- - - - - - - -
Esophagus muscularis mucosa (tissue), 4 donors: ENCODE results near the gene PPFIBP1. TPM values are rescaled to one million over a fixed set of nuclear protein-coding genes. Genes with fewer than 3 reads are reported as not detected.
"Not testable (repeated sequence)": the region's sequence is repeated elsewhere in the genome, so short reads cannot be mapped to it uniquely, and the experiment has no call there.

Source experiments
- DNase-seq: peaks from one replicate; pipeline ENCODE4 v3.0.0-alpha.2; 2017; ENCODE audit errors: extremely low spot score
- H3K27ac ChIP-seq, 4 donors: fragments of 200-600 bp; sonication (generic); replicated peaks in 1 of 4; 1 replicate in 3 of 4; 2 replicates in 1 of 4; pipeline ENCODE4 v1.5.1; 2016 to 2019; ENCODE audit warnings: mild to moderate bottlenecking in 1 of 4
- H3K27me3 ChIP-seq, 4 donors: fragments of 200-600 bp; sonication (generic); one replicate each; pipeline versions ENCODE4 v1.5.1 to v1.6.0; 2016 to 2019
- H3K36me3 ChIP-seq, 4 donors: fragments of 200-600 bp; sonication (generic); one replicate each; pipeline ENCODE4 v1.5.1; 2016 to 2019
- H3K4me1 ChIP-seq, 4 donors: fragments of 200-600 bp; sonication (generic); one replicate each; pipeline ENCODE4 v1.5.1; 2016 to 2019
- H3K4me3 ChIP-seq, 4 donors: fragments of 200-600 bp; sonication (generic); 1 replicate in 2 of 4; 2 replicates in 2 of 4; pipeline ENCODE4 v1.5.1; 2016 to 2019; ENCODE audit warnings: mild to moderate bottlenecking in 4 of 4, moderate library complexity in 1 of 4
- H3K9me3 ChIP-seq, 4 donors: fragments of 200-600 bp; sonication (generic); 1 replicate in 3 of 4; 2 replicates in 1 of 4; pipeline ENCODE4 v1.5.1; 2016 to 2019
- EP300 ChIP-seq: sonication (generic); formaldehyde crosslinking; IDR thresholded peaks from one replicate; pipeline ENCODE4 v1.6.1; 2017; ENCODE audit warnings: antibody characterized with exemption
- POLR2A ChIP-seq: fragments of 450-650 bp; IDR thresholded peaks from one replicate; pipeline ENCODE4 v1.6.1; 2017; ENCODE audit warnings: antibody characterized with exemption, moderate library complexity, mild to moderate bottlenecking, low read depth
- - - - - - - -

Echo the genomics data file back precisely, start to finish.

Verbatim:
Esophagus muscularis mucosa (tissue), 4 donors: ENCODE results near the gene PPFIBP1. TPM values are rescaled to one million over a fixed set of nuclear protein-coding genes. Genes with fewer than 3 reads are reported as not detected.
"Not testable (repeated sequence)": the region's sequence is repeated elsewhere in the genome, so short reads cannot be mapped to it uniquely, and the experiment has no call there.

Source experiments
- DNase-seq: peaks from one replicate; pipeline ENCODE4 v3.0.0-alpha.2; 2017; ENCODE audit errors: extremely low spot score
- H3K27ac ChIP-seq, 4 donors: fragments of 200-600 bp; sonication (generic); replicated peaks in 1 of 4; 1 replicate in 3 of 4; 2 replicates in 1 of 4; pipeline ENCODE4 v1.5.1; 2016 to 2019; ENCODE audit warnings: mild to moderate bottlenecking in 1 of 4
- H3K27me3 ChIP-seq, 4 donors: fragments of 200-600 bp; sonication (generic); one replicate each; pipeline versions ENCODE4 v1.5.1 to v1.6.0; 2016 to 2019
- H3K36me3 ChIP-seq, 4 donors: fragments of 200-600 bp; sonication (generic); one replicate each; pipeline ENCODE4 v1.5.1; 2016 to 2019
- H3K4me1 ChIP-seq, 4 donors: fragments of 200-600 bp; sonication (generic); one replicate each; pipeline ENCODE4 v1.5.1; 2016 to 2019
- H3K4me3 ChIP-seq, 4 donors: fragments of 200-600 bp; sonication (generic); 1 replicate in 2 of 4; 2 replicates in 2 of 4; pipeline ENCODE4 v1.5.1; 2016 to 2019; ENCODE audit warnings: mild to moderate bottlenecking in 4 of 4, moderate library complexity in 1 of 4
- H3K9me3 ChIP-seq, 4 donors: fragments of 200-600 bp; sonication (generic); 1 replicate in 3 of 4; 2 replicates in 1 of 4; pipeline ENCODE4 v1.5.1; 2016 to 2019
- EP300 ChIP-seq: sonication (generic); formaldehyde crosslinking; IDR thresholded peaks from one replicate; pipeline ENCODE4 v1.6.1; 2017; ENCODE audit warnings: antibody characterized with exemption
- POLR2A ChIP-seq: fragments of 450-650 bp; IDR thresholded peaks from one replicate; pipeline ENCODE4 v1.6.1; 2017; ENCODE audit warnings: antibody characterized with exemption, moderate library complexity, mild to moderate bottlenecking, low read depth